Did One-Eyed Warriors Fight Effectively in Melee Combat?

Jul 2016
8,950
USA
#21
It isn't just about depth perception. You lose peripheral vision on one entire side of your body and it upsets your balance.
I've lost sight in an eye for over a week, after the eye gouging I mentioned some posts back. The biggest upset was the completely loss of peripheral vision. You're brain has been hardwired for however many years you've been alive to do everything with two eyes and depth perception. Most people have no clue what I'm even really talking to, in terms of how important it is, until they lose the ability to use an eye. Then suddenly nearly everything that relies on vision is made harder. It takes some time to get used to, as one has to relearn activities, sometimes even relearn neuro muscular pathways, just to be able to do something basically that was done with relative ease with two eyes.

And yet, even with that, the physical is still less important that the psychological aspect of fighting, which is where the good and bad are judged. Having fought a bunch growing up and as an adult, including actual combat with armed enemy, and from the knowledge I've accrued from reading about famous warriors of the past, and current ones (like SOF veterans), all who talk about the importance of it, I wholeheartedly believe in the absolutely necessity to have proper combat mindset, it is without a doubt what truly separates the best from everyone else. One can have a superior warrior mindset while missing an eye and still be a great warrior, whereas someone physically perfect, not just two working eyes, but incredibly athletic, in perfect health, tough and brave in many regards, can suck as a warrior simply for not possessing the right combat mindset.
 
Jul 2016
8,950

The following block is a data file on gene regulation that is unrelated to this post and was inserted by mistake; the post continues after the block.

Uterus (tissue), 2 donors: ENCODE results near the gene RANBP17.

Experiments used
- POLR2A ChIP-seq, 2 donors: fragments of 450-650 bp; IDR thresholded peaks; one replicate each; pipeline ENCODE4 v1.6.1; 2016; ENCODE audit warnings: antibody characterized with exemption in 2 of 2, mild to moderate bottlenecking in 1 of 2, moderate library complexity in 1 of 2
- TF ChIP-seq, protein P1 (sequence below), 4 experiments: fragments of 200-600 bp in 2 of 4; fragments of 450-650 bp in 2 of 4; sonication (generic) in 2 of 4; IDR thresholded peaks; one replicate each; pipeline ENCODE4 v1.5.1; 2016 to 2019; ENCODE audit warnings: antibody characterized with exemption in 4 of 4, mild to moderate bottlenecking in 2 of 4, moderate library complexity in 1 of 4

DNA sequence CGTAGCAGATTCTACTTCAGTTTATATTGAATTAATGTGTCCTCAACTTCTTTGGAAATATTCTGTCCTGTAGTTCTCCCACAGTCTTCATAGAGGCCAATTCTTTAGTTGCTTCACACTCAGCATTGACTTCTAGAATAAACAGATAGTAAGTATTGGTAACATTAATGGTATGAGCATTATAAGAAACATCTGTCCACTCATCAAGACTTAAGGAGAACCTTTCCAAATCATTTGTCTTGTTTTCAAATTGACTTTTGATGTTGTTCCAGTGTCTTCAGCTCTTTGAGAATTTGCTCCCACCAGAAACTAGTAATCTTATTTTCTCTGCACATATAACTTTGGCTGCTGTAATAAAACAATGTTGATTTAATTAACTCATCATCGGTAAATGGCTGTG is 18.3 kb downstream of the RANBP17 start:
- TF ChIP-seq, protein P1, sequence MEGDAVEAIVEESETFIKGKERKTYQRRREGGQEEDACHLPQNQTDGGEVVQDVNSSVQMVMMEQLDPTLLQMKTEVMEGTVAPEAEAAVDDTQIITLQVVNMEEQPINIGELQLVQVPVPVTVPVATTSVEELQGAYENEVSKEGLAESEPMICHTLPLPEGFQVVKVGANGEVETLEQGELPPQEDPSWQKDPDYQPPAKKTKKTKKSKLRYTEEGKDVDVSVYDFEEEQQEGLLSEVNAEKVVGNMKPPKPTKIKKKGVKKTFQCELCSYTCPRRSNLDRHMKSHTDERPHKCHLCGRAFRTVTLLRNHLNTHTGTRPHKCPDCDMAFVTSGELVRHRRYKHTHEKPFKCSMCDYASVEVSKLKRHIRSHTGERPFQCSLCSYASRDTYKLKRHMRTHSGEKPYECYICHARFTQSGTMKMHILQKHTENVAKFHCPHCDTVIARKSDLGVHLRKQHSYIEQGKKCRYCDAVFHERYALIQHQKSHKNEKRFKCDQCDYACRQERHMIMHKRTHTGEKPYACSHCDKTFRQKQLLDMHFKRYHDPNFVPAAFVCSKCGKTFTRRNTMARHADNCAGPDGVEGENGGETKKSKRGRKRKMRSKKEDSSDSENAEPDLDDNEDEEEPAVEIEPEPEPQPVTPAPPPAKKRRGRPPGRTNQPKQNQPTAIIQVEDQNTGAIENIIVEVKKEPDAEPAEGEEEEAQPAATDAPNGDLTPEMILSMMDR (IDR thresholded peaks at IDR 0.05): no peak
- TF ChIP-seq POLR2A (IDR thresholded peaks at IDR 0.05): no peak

USA
#22
Having one eye will limit not only your general field of vision (straight ahead), but, perhaps more importantly, your peripheral vision. So one side of your body cannot see. That mean somebody approaching with a fist or weapon will not be seen until it's too late. One has to wonder how things like cataracts also affected one's ability to fight or defend oneself.
Most people under high stress have a tendency to have what is called tunnel vision. Its not really a function of the eye doing anything, but the brain has laser focus on what is immediately in front, which the brain registers as THE THREAT, which severely limits the field of view. The only way to alleviate this are two things:

1. Be so experienced that one is inoculated to the point they barely react biologically to stressers. So slight rise in heart beat and blood pressure, low levels of specific brain waves, no blood transfer away from the limbs (the famous cayse of lethargy, coldness, and shaking). This takes a rather long time using actual battle, but can be accomplished using force on force training (to include sparring) and some other extreme techniques, designed to cause fear, doubt, uncertainty, worry, exhaustion, and other means of stress onto an individual to drill them into continuing to focus on the task at hand despite it all.

2. Through simply training, whereas methods are drilled it into the individual's brain that they must continue to scan while actively completing the task at hand, turning the head and eyes, looking around, properly searching.

Neither are easy to do and few even realize the importance of them, but they are critically necessary to prevent tunnel vision from forming during a high stress encounter.
 
Likes: Rodger

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